Last weekend Mark and Joel went on a father/son outing. They took the Dodge Ram 70 miles down I-44 to Cuba, MO to a place called Cowtown USA to pick up a camping trailer that I think we’ll probably never use, but Mark thinks we’ll use ten times per year, which is kind of a disparity… (Joel sat on some riding lawnmowers and boats, and then they ate some barbeque food as well.) I just can’t even with this description. I swear next thing I know it we’ll be raising goats, or hogs, in our backyard. I’ll be like my work friend who has a goat named Pinesol.
So I did not want Mark and Joel to go. I am all for father/son outings but not if they involve leaving the house. I just had this feeling that (you guessed it) something horrible would happen. When Mark and Joel said goodbye that morning, I was thinking, “This might be the last time I ever see them. What if I have to raise Fredrik alone?” I have these thoughts multiple times per day. Newsflash – it is fun to be me.
But, despite my worries, I allowed them to go, because every day I resist temptations to strip my living kids of a normal(ish) upbringing.
So they left around 9:30am, and Mark was great about updating me. He texted me to say that they’d arrived safely, and then he sent me riding lawnmower pics, and then he sent me barbeque pics, and, in the meantime, my parents arrived for a visit, so this distracted me a bit, and I decided at some point, “Their trip is going well – what was I ever worried about?!”
So my parents and I were having great conversation in the living room, mostly speculating on whether my dad would get food poisoning after eating a huge piece of meat that I initially told him was one week and one day old but later discovered (after calling Mark) was about 17 days old, when I realized, “It has been a while since I talked to Mark about that beef – shouldn’t he be home by now?”
And not even five minutes later my phone rang, and it was Mark, and I picked up, and was like, “Where ARE you?!”
And Mark was like, “I want to let you know, we’re okay, but something very scary happened.”
So my mom kind of freaked out, but I, mysteriously (and impressively), remained calm, because Mark had just said, “We’re okay.” (And also, I remained calm because Mark began describing the situation, and it involved a trailer, and I’m not well versed in trailer-speak, and thus couldn’t immediately process the potential implications of what had just transpired.)
So basically, what happened, was that Mark was driving down the interstate and happened to peer into his rearview mirror and notice the trailer NOT riding so smoothly (bouncing around?) behind him at 70-80 miles per hour. So I guess he immediately (and correctly) suspected that the hitch pin had fallen out (through no fault of Mark’s) and that the trailer was being pulled solely by its safety chains, which is never an ideal situation, apparently. And I guess the trailer was also kind of slamming into the back of his truck, since his bumper suffered some damage.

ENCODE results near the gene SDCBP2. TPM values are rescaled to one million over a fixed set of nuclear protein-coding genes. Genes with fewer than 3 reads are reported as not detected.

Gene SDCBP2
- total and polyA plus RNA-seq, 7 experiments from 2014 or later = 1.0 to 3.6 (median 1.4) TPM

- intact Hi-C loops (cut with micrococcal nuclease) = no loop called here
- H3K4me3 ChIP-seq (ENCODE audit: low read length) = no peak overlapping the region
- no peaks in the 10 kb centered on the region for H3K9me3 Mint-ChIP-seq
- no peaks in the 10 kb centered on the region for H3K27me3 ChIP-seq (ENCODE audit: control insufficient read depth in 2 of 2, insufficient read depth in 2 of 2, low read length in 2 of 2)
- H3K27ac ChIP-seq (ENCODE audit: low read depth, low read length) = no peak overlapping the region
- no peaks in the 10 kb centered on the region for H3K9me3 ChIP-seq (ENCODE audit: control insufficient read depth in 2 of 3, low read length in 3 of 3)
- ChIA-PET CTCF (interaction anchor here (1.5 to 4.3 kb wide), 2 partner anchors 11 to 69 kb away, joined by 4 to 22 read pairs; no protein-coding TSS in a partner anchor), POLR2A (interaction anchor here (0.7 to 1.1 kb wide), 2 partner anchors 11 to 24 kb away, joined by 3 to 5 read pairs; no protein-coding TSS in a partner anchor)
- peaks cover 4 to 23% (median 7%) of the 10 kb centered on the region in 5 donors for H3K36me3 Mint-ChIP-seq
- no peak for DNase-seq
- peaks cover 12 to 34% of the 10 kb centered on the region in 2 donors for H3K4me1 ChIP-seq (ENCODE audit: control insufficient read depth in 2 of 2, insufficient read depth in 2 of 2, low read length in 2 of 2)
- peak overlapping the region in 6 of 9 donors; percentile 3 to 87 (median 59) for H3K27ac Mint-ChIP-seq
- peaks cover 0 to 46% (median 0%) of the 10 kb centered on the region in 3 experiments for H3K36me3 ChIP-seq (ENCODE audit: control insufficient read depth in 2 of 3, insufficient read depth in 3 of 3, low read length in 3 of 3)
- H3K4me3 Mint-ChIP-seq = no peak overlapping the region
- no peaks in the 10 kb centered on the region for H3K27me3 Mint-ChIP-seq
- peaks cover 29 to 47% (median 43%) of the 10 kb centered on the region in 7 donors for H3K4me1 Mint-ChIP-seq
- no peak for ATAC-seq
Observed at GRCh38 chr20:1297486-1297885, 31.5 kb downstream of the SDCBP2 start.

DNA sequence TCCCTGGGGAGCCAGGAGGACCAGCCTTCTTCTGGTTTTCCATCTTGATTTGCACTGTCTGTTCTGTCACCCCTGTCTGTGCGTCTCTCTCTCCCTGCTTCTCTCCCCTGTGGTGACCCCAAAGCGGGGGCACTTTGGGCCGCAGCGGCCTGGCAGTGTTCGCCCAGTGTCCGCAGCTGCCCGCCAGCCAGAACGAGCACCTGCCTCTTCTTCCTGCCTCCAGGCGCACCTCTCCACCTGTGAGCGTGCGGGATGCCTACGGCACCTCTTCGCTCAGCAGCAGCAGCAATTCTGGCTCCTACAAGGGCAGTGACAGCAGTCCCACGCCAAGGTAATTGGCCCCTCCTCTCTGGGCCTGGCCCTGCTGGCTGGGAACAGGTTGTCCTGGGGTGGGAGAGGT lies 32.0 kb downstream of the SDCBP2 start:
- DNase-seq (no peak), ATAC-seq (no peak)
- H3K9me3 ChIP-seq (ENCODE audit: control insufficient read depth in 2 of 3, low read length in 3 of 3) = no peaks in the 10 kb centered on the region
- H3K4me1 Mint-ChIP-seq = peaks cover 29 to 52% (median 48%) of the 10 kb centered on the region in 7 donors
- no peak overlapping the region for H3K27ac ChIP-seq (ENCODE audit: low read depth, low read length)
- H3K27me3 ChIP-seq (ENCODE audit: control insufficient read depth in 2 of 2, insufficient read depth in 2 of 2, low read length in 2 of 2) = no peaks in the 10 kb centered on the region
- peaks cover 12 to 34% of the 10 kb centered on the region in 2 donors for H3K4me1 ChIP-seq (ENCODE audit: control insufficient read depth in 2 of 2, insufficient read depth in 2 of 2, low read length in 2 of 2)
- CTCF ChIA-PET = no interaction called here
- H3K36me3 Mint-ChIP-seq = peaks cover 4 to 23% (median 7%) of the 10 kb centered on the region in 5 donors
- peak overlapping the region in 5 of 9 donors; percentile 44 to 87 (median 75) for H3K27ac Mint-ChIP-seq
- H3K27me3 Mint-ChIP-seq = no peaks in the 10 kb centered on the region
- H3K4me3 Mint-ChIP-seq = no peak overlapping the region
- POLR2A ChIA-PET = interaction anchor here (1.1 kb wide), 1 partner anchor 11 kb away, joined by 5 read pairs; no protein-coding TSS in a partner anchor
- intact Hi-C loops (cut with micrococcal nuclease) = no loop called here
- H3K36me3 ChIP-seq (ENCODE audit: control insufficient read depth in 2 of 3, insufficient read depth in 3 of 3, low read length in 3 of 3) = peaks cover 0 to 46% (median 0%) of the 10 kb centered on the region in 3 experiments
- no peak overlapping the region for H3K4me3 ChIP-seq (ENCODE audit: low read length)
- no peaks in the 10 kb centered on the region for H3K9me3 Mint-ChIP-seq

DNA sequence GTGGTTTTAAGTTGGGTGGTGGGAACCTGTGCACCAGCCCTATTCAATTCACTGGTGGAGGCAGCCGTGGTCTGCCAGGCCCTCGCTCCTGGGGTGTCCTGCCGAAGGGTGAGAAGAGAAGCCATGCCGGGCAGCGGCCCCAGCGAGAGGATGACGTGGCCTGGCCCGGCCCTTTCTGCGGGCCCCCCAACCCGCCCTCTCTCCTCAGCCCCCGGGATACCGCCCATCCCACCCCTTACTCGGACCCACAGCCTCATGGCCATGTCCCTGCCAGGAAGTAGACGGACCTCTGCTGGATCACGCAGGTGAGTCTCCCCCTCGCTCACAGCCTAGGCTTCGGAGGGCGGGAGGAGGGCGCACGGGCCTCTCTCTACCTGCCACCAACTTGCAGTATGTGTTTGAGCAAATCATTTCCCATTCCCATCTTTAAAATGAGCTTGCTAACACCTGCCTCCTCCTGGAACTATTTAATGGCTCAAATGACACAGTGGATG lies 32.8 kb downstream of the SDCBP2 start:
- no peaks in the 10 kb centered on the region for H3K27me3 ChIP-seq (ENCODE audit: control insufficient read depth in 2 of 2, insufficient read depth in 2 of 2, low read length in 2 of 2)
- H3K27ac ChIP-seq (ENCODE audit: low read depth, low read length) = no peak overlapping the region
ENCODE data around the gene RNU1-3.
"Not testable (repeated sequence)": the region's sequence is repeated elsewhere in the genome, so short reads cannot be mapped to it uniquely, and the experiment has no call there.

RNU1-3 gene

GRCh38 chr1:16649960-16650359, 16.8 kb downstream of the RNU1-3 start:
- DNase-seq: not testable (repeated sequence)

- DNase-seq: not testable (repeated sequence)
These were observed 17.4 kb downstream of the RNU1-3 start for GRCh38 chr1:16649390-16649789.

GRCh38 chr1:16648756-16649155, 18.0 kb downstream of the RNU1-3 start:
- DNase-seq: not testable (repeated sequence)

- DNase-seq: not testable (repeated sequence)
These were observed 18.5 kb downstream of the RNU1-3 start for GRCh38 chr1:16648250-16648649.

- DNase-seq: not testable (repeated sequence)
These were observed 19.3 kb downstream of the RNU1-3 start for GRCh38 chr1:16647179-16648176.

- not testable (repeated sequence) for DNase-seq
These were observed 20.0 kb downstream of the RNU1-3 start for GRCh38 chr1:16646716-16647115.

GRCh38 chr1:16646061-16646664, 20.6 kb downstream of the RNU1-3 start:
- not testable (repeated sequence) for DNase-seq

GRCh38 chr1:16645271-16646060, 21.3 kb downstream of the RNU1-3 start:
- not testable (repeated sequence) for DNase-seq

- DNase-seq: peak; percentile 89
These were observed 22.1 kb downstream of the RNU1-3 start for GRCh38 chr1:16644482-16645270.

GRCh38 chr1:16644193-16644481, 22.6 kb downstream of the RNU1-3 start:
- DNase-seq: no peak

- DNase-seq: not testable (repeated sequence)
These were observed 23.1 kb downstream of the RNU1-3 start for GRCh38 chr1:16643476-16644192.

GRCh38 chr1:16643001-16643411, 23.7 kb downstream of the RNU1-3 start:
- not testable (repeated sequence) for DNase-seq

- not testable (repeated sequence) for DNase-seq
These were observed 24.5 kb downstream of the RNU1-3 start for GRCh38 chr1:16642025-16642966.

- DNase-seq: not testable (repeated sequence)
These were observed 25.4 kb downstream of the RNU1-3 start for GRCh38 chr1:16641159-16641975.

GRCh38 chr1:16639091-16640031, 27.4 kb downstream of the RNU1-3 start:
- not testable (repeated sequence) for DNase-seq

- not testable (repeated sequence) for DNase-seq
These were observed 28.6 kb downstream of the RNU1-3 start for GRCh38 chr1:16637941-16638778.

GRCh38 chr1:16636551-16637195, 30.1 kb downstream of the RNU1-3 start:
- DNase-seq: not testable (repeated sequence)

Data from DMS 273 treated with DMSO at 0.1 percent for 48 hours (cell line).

So Mark bailed into the grassy median as quickly as possible (because I guess the shoulder was only three feet wide before dropping off several feet, and I guess continuing on with the trailer in this condition was not a good option), unhooked the trailer, and continued to the next exit, which, luckily, wasn’t too far away and included an O’Reilly Auto Parts store.
At O’Reilly, he purchased the parts he needed, and then he got back onto the highway and then had to travel back into the median to hook the trailer back up to prepare for the journey home.
So all of this initially sounded pretty innocent, but then I realized that Mark sounded shaken up, and he isn’t easily shaken up, so it must have actually been very scary, and I guess Joel was shaken up too (which breaks my heart), because he is relatively sensitive to others’ emotions and could sense Mark’s stress.
And then, later, after Mark arrived home and we continued to discuss the events of the day, it officially dawned on me – this was really, truly terrifying. Mark could have lost control of his vehicle. My husband and my child spent part of the day in the median of a busy interstate. (It also did wonders for my sanity when Mark told me, “I talked to Kathryn (his sister), and she said she knows someone whose horse trailer snapped off their truck and killed an entire family.”)
“Trailers should be banned,” I declared.
I’m just finding it unbelievable that I was worried for Mark’s father/son outing with Joel, and then, something happened that could have been potentially awful. Granted, it wasn’t awful, but the trip wasn’t exactly uneventful either. I’m now worried that every time I have a horrible premonition, it might come true. I mean, sometimes I wonder whether Matthew died because I had feared (based on nothing logical) that he would. Of course I’ve feared many things that have never (thankfully) happened, but stuff like this screws with my mind so bad.
I’m (obviously) so thankful that they’re okay. I’m also thankful that I was spared of some of the in-the-moment stress of these scary events. I know this is selfish, but I wouldn’t have handled this well. I absolutely would have been standing in the highway median in tears, screaming eff bombs at the top of my lungs, shouting derogatory insults at Mark about his love for camping and vacationing as I dialed 911. This is just the way in which I generally operate when faced with adversity.